SPECTATOR

Fenway Park is a bandbox of a baseball stadium that holds about 25,000 people on a good day with a bang-up ball game. Around the field on opening day, Tuesday, were scattered a bare 9,600 devotees of the national sport, waiting to see what effect the tightened draft regulations have had on the caliber of professional baseball.

The answer was not immediately discernible. The ball game was inevitably won by the Yanks, 3-0, mostly because Hank Borowy refused to give the Red Sox a peek at the ball in the pinches. The performance was similar to pre-Pearl Harbor baseball.

But there was a noticeable difference: the pitchers were, for some strange reason, way ahead of the batters all the way. The infield was jittery and most men grabbed the ball and threw it rather than follow the slow deliberate movement that was the old mark of professionalism.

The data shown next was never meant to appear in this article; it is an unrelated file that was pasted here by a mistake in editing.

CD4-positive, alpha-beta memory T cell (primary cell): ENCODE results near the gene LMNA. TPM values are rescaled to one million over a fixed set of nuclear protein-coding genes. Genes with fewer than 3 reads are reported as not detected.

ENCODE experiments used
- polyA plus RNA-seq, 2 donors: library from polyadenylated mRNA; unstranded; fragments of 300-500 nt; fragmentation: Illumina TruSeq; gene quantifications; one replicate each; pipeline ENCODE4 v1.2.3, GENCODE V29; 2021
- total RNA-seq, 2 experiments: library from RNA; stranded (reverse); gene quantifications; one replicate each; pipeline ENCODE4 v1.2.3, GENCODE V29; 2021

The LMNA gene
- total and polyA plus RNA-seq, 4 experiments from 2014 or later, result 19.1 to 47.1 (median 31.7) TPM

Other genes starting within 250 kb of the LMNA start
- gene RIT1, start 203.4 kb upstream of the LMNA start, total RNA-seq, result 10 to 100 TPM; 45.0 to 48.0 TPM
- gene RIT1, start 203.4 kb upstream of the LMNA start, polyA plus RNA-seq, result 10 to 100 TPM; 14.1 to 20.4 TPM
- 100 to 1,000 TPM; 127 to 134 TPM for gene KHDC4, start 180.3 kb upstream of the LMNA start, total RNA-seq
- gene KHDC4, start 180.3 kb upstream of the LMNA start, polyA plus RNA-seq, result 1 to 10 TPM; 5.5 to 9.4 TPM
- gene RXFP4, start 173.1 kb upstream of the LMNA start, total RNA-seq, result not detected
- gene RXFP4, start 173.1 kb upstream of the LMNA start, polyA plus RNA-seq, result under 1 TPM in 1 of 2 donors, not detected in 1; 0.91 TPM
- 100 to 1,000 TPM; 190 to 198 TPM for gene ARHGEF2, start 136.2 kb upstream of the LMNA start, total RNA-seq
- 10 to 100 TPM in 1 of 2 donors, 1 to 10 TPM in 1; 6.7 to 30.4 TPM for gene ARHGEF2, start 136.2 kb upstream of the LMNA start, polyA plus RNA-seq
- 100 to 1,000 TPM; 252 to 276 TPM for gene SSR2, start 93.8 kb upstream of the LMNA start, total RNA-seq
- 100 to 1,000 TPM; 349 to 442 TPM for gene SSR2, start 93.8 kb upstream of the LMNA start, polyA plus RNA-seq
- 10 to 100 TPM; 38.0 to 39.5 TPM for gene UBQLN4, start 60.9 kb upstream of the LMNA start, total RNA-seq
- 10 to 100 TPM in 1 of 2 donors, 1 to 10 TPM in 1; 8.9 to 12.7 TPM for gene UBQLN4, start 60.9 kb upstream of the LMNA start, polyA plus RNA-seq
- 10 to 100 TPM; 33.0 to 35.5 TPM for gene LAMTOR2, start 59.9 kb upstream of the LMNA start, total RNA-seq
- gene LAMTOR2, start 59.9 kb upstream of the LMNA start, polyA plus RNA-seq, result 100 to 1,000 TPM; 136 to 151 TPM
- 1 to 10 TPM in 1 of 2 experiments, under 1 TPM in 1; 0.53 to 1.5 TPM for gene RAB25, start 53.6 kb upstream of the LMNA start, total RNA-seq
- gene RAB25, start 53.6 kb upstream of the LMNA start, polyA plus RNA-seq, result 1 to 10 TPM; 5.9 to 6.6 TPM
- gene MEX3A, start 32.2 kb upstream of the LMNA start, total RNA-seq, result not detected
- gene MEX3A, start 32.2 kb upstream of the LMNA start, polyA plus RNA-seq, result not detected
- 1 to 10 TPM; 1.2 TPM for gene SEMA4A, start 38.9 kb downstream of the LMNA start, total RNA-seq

The batting was in general poor, with the average batsman tending to hit below the ball and late. Probably the outstanding example of the tendency to hit late was Lindell's game-winning home run into right field in the second inning; Conroys two-base floater along the first base line in the sixth and Metkovitch's two stupendous misses before he tripled in the second corroborated the impression.

Of course, the comparisons are unfair. All the baseball there is today can be caught out at Fenway Park any day when the Sox are in town, and it's good enough for occasional times off, although it doesn't rate with peace-time stuff as steady fare.

As to the problem of getting to the game: the subway to Park and thence to Kenmere Square does the trick, but getting back becomes an entirely different matter. It's less crowded to walk over to Mass. Avenue and grab the trolley back to Harvard.